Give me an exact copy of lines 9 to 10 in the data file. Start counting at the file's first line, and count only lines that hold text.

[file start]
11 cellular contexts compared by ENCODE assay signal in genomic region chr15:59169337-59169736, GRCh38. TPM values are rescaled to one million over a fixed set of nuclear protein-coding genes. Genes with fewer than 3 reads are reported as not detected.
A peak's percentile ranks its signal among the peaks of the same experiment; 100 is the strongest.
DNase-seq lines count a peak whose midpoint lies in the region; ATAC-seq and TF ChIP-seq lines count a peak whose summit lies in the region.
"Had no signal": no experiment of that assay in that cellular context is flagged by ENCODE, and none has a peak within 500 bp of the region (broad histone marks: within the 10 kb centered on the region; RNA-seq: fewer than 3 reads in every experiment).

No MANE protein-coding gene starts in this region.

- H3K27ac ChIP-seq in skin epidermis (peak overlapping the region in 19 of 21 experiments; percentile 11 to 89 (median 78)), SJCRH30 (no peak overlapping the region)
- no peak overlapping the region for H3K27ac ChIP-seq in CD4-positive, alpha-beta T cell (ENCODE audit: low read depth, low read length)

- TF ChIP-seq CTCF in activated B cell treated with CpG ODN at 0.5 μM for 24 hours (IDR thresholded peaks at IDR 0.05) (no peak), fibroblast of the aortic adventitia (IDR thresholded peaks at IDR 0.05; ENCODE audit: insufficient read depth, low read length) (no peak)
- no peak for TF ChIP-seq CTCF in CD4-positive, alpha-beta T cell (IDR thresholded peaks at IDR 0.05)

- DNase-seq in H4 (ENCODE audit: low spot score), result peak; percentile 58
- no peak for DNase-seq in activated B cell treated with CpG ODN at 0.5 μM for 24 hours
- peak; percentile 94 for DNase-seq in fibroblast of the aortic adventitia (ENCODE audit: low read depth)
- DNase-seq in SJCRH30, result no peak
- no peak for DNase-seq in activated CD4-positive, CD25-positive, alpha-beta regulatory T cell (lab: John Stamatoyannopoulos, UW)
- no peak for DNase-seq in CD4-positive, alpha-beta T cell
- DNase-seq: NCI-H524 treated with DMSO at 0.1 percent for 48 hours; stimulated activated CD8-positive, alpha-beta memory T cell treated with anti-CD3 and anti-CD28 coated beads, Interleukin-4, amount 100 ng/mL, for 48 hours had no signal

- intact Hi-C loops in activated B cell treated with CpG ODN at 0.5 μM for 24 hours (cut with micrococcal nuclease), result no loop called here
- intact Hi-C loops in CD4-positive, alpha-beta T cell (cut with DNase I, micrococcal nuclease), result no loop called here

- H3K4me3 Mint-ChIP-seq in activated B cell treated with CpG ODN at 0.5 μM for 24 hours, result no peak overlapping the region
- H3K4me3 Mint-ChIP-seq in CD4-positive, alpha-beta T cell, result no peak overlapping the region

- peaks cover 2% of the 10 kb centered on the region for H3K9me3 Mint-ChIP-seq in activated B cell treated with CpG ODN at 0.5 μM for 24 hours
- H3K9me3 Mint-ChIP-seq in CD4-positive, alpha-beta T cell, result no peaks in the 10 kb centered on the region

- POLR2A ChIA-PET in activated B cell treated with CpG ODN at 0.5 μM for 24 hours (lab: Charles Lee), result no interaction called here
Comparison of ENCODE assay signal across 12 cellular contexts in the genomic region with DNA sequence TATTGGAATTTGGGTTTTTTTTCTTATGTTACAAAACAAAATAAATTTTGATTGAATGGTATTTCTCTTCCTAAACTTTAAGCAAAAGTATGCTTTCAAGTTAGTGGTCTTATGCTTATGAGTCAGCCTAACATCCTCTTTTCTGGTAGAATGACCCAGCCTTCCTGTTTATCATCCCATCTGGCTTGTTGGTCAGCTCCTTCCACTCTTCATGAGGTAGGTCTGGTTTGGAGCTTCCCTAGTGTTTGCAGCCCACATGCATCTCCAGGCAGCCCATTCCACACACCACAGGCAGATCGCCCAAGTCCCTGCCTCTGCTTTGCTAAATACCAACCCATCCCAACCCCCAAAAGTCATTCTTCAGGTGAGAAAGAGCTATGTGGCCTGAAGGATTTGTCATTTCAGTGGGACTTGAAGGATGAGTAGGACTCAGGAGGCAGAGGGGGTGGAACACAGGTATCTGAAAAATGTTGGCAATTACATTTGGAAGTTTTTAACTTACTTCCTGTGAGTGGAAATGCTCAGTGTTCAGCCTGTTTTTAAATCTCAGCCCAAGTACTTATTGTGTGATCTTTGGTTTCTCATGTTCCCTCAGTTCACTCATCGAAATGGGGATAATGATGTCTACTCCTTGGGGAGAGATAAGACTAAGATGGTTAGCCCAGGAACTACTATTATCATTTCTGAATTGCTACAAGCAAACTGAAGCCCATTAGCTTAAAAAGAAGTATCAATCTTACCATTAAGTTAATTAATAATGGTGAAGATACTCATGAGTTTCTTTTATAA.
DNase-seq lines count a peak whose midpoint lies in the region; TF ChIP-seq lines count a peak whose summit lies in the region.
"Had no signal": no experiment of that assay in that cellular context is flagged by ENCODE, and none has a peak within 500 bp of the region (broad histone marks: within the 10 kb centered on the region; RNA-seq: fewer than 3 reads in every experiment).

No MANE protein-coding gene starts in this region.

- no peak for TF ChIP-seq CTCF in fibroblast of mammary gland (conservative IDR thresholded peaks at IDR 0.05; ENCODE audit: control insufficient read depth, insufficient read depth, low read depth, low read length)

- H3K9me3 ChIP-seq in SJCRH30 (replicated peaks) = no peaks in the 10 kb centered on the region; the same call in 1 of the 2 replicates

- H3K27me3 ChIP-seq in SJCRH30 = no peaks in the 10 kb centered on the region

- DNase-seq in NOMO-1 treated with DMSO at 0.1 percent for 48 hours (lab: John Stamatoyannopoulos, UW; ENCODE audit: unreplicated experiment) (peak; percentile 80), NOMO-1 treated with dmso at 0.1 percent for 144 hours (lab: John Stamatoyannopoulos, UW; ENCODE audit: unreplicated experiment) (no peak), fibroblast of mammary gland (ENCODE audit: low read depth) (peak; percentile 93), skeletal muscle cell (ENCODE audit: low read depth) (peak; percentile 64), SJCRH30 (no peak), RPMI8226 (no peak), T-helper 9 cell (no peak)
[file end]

- no peak for TF ChIP-seq CTCF in CD4-positive, alpha-beta T cell (IDR thresholded peaks at IDR 0.05)

- DNase-seq in H4 (ENCODE audit: low spot score), result peak; percentile 58